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I have the following setup: a Wi-Fi device which is NOT connected to the internet, like a drone or IoT device. The data of the device shall be uploaded to the internet.

While it is possible to connect to both networks within an app using the ConnectivityManager, it is not possible to use the mobile internet outside of the app. The devices have Android 6.0 or higher, so it should be actually supported by the Android system. But it seems to me, that Samsung did not implemented that support.

How do I use the mobile internet for instance to receive mails or push notifications while I am connected to a Wi-Fi which has no internet itself.

Thanks.

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+50

Similar questions have been asked here:

However due to the bounty description I will try to aggregate these facts and expand a bit since the answers were not marked as accepted.

Short answer it is possible to have dual networking but workarounds differ slightly.


  1. From this source : Switch seamlessly between WiFi and Cellular with Multipath-TCP You can make use of Multi-TCP.

Multipath TCP (MPTCP) is Multipath-TCP is an extension to TCP that allows the parallel usage of multiple Internet connections. Multipath-TCP is already implemented for the Linux Kernel, but not yet integrated into the official upstream kernel.

The source code (and some precompiled kernels, including Android builds) can be found here: http://multipath-tcp.org

Extra source with reference to Samsung device: MPTCP on Android Devices , and MultiPath TCP - Linux Kernel implementation.


  1. In another source, enable wireless and 4g at the same time Users claim they were able to enable dual networking with the following workaround (quoted):

    1. Turn off wifi in the normal way (from the phone's user interface) if it's not already off.

    All the following steps done in a root shell:

    1. load the drivers

      busybox insmod /system/lib/modules/cfg80211.ko busybox insmod /system/lib/modules/wlan.ko

    2. start wpa_supplicant to connect to the first available wireless network. The wpa_supplicant.conf file I list below is the one maintained automatically by the phone as you join new networks. If you want more control (e.g. connect to only a specific network), copy the wpa_supplicant.conf file somewhere, modify it as needed, and specify it on the command line.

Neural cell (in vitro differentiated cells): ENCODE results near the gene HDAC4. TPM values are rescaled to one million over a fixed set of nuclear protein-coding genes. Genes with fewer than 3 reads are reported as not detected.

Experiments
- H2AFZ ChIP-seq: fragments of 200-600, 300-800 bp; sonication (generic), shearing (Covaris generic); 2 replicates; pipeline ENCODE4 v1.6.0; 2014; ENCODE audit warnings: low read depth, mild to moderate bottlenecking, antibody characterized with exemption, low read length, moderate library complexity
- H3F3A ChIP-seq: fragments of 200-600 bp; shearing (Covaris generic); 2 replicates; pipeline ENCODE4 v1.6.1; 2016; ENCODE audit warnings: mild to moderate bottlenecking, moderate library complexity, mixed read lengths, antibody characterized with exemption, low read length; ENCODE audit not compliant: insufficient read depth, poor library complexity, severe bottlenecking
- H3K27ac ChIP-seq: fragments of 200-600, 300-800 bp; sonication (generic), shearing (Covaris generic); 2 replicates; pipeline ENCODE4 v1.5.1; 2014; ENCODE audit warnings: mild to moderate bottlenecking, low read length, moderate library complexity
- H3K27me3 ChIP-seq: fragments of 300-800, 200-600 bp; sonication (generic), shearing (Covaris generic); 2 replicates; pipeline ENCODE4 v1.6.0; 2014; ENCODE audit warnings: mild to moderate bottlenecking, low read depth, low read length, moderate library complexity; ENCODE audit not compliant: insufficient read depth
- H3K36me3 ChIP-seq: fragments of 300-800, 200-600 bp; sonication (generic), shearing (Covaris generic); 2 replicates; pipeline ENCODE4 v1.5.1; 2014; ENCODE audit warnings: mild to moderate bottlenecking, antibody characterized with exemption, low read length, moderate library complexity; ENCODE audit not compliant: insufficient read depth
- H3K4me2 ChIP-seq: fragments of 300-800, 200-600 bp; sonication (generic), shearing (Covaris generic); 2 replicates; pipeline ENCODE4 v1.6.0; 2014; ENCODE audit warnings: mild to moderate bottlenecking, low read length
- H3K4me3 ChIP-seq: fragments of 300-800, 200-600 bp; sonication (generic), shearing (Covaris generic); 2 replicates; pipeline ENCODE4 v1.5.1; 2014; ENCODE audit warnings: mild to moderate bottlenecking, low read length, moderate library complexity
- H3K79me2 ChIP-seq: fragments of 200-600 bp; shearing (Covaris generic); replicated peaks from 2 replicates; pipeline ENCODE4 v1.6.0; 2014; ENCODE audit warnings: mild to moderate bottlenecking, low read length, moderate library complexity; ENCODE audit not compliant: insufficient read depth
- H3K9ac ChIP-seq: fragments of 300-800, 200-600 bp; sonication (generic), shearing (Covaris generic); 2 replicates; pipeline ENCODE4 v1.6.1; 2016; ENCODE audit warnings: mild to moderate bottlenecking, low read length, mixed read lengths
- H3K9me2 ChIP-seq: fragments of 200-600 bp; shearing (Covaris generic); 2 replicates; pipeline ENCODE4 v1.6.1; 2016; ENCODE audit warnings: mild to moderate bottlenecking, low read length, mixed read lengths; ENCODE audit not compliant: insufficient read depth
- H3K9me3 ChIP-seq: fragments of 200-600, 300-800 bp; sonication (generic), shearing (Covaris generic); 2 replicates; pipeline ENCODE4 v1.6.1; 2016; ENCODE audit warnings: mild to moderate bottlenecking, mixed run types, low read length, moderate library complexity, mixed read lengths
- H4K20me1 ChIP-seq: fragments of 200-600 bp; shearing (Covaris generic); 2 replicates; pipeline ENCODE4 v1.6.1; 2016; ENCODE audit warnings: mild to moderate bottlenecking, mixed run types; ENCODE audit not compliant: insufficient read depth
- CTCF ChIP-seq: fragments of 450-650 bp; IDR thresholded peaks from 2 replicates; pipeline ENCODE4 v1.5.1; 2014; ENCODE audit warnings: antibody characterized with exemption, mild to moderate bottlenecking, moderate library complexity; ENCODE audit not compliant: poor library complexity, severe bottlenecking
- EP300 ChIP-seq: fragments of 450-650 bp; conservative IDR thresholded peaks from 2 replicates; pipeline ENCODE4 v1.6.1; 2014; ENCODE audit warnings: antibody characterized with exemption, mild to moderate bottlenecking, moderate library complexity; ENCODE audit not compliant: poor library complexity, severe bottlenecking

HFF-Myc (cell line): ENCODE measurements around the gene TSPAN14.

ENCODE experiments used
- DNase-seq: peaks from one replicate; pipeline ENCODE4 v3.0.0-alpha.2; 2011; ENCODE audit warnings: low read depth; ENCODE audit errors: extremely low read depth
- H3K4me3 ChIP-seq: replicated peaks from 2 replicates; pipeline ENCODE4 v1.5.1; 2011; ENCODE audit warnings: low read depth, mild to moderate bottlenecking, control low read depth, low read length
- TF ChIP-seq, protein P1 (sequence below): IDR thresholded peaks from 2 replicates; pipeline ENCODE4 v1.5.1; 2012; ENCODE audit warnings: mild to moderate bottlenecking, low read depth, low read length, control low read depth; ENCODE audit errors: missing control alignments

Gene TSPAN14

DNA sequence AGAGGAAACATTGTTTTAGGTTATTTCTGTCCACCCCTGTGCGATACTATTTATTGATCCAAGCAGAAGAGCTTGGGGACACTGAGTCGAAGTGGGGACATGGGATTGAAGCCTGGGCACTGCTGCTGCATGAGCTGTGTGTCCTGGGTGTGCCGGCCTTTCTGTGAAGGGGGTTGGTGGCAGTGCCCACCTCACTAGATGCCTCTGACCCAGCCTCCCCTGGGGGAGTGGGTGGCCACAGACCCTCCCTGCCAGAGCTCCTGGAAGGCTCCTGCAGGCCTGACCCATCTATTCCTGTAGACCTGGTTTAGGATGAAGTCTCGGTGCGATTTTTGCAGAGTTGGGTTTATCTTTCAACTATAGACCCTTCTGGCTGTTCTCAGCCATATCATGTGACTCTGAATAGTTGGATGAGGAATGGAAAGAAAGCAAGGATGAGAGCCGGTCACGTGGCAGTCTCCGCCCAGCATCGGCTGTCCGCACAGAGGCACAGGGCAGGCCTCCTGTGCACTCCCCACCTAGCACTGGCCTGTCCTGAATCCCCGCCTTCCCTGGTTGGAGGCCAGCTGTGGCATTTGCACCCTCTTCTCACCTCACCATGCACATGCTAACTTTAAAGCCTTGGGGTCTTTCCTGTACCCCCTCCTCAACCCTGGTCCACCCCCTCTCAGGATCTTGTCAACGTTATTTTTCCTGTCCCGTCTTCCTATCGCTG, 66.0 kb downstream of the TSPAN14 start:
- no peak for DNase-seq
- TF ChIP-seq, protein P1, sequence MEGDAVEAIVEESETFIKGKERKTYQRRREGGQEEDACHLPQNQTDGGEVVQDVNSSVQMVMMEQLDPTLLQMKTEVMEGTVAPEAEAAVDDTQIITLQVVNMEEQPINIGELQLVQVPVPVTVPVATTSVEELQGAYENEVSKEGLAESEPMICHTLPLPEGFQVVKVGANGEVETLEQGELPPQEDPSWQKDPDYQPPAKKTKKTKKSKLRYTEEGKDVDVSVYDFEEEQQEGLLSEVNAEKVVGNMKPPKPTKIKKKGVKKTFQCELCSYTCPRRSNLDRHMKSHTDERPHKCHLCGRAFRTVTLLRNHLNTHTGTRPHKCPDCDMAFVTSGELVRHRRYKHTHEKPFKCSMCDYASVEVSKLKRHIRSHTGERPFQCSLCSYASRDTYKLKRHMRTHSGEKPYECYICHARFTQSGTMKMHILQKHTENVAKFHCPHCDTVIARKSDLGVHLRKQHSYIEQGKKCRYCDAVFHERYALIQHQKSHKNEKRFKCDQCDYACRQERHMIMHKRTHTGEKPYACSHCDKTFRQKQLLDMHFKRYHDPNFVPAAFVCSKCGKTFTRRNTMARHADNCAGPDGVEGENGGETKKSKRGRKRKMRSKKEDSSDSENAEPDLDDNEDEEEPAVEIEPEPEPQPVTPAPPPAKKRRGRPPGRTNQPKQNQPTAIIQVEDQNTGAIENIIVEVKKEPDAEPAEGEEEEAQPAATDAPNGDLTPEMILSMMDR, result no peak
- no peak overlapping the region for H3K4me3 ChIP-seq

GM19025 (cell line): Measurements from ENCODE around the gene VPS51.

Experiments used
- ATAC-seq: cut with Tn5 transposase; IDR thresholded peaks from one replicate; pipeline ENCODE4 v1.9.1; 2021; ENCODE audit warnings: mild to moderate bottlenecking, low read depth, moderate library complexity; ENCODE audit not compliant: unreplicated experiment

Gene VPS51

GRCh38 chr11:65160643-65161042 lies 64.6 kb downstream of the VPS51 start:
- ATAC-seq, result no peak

wpa_supplicant -B -Dnl80211 -iwlan0 -c/data/misc/wifi/wpa_supplicant.conf

    1. dhcpcd

    busybox pkill dhcpcd rm /data/misc/dhcp/* dhcpcd wlan0

    1. verify route

    busybox route

    For me this is showing the original default first on the list (goes through rmnet_usb0) followed by the new one configured for the wireless lan wlan0. Traceroute shows the traffic going out the first one.

    Now, at this point if you try to enable wifi normally from the phone it will not work. To make it work:

    ifconfig wlan0 down ifconfig wlan0 unplumb rmmod wlan rmmod cfg80211

    And you can turn on wireless again

Alternatively with script:

# enable dual-networking:
pkill dhcpcd
svc wifi disable
svc data enable
netcfg wlan0 up
cd /data/misc/wifi/.
wpa_supplicant -B -Dnl80211 -iwlan0 -c/data/misc/wifi/wpa_supplicant.conf
dhcpcd wlan0
ip route add x.x.x.x via x.x.x.y # add any desired local route

# disable dual-networking:
ip route del x.x.x.x/x via x.x.x.y
pkill dhcpcd
pkill wpa_supplicant 
rm -rf /data/misc/wifi/wlan0
netcfg wlan0 down
svc wifi disable
svc data disable

(A script runner is needed to run these scripts and root; you can get one here: SH Script Runner

And they noted:

It works perfectly but note that you don't actually see the wifi icon turning on, but if you run netcfg | grep UP you will see that the wlan0 interface is up and running (as well as the rmnet_usb0 mobile data interface, both of them will be up and will have the expected IP addresses) and you can access your local LAN while your mobile data 3g/4g whatever provides your default route to the outside world.


  1. Other workarounds:

Using Super Download Lite